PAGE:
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I am trying to understand how the two paradigms of differential geometry and probability theory can fruitfully be applied to each other.

The more suggestive direction is to use methods of differential geometry to understand the geometric structure of objects in probability theory, e.g. distributions, as done for example in Information Geometry (http://en.wikipedia.org/wiki/Information_geometry).

But what about the other direction? Does it make sense (meaning does one gain more insights) by regarding objects of differential geometry in a probabilistic setup? One could for example consider a distribution of manifolds and instead of deterministic time evolution of a manifold itself, one could investigate the time evolution of random variables that take values in a space of manifolds.

Unfortunately, I didn't find any literature on this second direction. If someone has encountered such problems, I would be thankful for literature suggestions.

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closed as unclear what you're asking by Benoît Kloeckner, Stefan Kohl, Andrey Rekalo, Ben Webster Feb 26 at 18:36

Please clarify your specific problem or add additional details to highlight exactly what you need. As it's currently written, it’s hard to tell exactly what you're asking. See the How to Ask page for help clarifying this question.If this question can be reworded to fit the rules in the help center, please edit the question.

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The question seems too vague to me, in fact I can hardly tell what the question is. Right now I cannot tell whether random walks on manifolds answer the question. –  Benoît Kloeckner Feb 26 at 16:16
    
Sorry for being so vague. I don't mean random walks that take values on a manifolds, but to stay within your direction of thought e.g. random walks on the space of manifolds that take a whole manifold as a value. –  madison54 Feb 26 at 16:22
    
I'm not sure if this answers your question, but there is a nice book on applications of stochastic analysis to differential geometry: amazon.com/Stochastic-Analysis-Manifolds-Graduate-Mathematics/…. It seems to culminate in a stochastic proof of the index theorem. –  Paul Siegel Feb 26 at 17:47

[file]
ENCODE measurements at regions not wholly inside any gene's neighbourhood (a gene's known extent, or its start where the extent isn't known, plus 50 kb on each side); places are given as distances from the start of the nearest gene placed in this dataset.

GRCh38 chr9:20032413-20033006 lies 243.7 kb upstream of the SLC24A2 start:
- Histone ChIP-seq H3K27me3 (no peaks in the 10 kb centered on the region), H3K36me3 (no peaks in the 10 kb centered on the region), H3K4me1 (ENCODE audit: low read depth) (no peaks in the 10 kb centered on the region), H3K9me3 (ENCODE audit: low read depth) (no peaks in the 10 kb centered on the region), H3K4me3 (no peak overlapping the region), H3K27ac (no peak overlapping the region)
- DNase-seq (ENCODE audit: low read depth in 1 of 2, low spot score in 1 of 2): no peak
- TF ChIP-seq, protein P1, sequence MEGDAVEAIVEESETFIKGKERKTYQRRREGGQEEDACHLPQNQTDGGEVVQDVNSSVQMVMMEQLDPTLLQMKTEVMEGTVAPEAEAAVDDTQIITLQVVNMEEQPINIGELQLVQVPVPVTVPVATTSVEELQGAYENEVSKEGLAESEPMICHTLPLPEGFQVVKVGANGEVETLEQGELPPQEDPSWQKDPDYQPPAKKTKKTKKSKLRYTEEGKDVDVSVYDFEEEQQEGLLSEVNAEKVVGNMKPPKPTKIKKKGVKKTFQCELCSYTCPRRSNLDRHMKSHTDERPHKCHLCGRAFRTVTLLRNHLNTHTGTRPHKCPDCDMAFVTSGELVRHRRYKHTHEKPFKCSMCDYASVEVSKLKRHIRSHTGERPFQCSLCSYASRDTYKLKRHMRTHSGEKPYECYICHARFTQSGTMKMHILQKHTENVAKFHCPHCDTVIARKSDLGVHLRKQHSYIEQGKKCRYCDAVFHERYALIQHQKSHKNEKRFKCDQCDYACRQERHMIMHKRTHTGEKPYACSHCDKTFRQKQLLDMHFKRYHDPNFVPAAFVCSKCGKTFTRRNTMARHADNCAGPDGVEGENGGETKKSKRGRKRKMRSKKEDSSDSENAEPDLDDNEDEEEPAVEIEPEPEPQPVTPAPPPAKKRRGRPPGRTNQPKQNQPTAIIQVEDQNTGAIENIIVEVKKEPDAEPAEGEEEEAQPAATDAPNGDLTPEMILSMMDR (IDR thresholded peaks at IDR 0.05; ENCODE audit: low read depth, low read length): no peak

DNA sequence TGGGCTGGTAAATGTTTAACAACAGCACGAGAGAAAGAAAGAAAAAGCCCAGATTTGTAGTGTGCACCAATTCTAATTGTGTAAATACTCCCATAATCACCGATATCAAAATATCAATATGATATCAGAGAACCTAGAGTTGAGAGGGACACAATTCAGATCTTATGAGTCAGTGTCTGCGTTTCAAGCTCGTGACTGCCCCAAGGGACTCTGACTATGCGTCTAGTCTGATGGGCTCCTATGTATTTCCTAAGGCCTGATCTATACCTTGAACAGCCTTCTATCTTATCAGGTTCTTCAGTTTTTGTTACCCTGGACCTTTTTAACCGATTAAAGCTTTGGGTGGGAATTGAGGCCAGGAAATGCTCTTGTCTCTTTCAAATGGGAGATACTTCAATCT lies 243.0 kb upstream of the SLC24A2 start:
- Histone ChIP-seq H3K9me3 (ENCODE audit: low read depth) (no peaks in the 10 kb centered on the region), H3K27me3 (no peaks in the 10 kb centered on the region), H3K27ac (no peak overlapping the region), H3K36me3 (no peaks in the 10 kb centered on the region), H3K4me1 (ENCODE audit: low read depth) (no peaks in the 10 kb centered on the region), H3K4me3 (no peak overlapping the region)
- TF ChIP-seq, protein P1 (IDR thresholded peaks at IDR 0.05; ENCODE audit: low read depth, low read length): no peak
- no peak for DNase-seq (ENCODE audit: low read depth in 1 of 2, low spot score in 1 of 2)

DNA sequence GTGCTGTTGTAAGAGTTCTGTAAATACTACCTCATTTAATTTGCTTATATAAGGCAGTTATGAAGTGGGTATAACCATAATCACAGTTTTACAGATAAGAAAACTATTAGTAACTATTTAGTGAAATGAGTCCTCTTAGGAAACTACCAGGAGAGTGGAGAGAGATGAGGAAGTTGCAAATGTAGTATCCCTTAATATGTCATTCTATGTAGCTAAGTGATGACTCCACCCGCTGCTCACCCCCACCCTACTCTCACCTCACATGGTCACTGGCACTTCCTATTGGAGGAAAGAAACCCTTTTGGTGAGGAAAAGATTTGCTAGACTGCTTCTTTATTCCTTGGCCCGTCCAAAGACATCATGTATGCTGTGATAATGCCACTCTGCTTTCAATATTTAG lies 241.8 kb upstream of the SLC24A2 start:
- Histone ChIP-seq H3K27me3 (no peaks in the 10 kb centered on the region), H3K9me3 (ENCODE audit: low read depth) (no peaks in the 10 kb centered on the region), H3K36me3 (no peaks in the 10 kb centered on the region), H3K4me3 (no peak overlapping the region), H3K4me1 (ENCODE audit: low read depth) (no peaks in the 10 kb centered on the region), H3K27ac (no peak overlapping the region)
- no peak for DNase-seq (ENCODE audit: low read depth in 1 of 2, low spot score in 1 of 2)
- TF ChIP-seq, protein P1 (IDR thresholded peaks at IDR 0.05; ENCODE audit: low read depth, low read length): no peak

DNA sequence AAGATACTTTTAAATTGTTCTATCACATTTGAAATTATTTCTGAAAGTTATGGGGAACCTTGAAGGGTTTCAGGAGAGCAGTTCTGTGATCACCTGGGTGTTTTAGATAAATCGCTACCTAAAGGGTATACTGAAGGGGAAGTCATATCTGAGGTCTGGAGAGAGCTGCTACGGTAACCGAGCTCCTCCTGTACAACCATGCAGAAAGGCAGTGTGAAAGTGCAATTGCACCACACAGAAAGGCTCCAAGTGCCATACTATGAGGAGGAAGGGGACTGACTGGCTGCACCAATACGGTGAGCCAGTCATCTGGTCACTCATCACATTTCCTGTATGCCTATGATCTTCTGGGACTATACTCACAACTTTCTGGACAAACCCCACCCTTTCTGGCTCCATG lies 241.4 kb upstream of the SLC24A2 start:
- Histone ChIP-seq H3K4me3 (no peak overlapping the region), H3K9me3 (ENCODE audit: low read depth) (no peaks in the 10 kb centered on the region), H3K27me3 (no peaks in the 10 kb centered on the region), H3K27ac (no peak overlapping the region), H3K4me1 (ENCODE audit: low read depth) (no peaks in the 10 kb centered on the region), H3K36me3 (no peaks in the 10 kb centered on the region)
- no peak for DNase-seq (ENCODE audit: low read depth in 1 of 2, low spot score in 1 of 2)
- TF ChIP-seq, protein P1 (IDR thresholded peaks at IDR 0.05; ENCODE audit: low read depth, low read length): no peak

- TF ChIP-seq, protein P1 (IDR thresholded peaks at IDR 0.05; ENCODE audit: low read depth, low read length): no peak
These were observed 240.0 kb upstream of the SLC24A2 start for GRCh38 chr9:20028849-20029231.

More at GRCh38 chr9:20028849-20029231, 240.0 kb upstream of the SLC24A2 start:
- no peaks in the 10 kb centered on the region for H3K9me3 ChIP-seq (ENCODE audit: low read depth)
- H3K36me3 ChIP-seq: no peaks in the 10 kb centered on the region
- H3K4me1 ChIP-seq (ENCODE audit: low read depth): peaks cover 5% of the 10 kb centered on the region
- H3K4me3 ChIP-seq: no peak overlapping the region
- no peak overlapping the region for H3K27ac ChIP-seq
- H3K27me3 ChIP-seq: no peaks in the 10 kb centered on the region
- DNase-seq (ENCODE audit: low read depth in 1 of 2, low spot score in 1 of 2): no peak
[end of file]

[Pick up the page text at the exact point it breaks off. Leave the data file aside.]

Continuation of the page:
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2 Answers 2

Let me just quote (in the CW mode) an abstract of a colloquium talk that I attended yesterday at the University of Michigan, Ann Arbor:

date: Tuesday, February 25, 2014 Location: 1360 East Hall (4:10 PM to 5:00 PM)

Speaker: Elton Hsu Institution: Northwestern University

Title: Stochastic Analysis and Its Applications to Geometric Problems

Abstract: Recent popularity of probability theory and stochastic analysis beyond their traditional confine is to a large extent due to successful applications of their methods and results in other areas of pure and applied mathematics. In this talk I will explain how probability theory and stochastic analysis can be applied to certain problems from analysis and differential geometry. The central object of these applications is Brownian motion on a Riemannian manifold, a diffusion process generated by the Laplace-Beltrami operator. Its transition density function is the fundamental solution of the attendant heat equation. This connection between stochastic analysis and classical analysis and differential geometry makes it possible to study certain geometric properties of Riemannian manifolds by techniques from stochastic analysis. In this context, the concept of stopping times play an important role. I will explain the basic framework of the theory and showcase some of the most interesting results from this fruitful union of stochastic analysis and differential geometry, including eigenvalue estimates, heat kernel asymptotics, harmonic functions on manifolds, escape rate of Riemannian Brownian motion, and diffusion and geometric models from financial mathematics.

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There are some examples in integral geometry. For example, a classical result is Crofton's formula, which gives a way to interpret arc length as the expected intersections with random lines.

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